4.2. Bioinformatic Analysis
The expression in SLC27 gene family (SLC27A1-6) in breast cancer samples and nontumor breast samples across available datasets was evaluated by Oncomine Research Edition (http://www.oncomine.org
, v4.5; Thermo Fisher Scientific, Inc., Waltham, MA, USA). The expression of SLC27A4 was further evaluated in the TCGA breast dataset in Oncomine Research Edition, either. Moreover, the expression of SLC27A4 in different subtypes and races of breast cancer samples was evaluated by the UALCAN (http://ualcan.path.uab.edu
]. The association between gene expression and overall survival rate of breast cancer patients was obtained from the Human Protein Atlas (https://www.proteinatlas.org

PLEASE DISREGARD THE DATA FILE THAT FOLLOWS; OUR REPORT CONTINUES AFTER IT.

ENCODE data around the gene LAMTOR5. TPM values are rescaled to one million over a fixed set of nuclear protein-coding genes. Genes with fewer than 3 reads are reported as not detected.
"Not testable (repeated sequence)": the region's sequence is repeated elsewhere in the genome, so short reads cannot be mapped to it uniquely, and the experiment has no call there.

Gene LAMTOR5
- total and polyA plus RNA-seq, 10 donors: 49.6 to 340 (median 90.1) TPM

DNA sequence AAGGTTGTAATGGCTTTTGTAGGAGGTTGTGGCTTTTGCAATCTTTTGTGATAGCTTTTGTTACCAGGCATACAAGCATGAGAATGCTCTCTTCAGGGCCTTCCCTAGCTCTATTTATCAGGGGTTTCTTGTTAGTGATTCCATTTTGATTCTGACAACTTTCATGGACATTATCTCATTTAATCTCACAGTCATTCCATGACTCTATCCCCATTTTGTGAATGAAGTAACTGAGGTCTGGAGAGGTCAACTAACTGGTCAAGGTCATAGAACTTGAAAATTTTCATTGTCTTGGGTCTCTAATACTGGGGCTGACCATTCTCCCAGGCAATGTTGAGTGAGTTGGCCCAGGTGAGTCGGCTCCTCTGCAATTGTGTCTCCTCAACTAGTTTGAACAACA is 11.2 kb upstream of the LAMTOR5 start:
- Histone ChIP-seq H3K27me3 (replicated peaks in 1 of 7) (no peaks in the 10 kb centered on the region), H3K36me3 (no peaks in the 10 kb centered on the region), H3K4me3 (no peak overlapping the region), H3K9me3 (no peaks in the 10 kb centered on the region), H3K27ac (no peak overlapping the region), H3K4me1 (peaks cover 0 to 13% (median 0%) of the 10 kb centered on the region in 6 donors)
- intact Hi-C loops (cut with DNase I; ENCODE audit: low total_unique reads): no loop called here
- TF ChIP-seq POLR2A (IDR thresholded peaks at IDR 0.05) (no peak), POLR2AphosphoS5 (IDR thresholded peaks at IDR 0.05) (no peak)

]. In addition, the images of SLC27A4 protein expression in normal breast and breast cancer tissues, and results staining intensity of SLC27A4 were obtained from the Human Protein Atlas database (Antibody: HPA007293). The high and low expression groups were separated by “best separation” on the website of the Human Protein Atlas. Distant metastasis-free survival (DMFS) was evaluated by Kaplan–Meier (KM) plotter (http://kmplot.com
] and high- and low-expression groups were divided according to the “auto select best cutoff” in the website. The interacting networks were determined according to the TCSBN database (http://inetmodels.com
]. “Maximum number of nodes” was set at 25 and “Edge Pruning Parameter (-log10 P)” was set at 3 in the TCSBN database. The interacting networks were drawn by Cytoscape version 3.6.1 [46
]. Functional annotation (biological process) was determined by DAVID Bioinformatics Resources (https://david.ncifcrf.gov
4.3. Western Blot Assay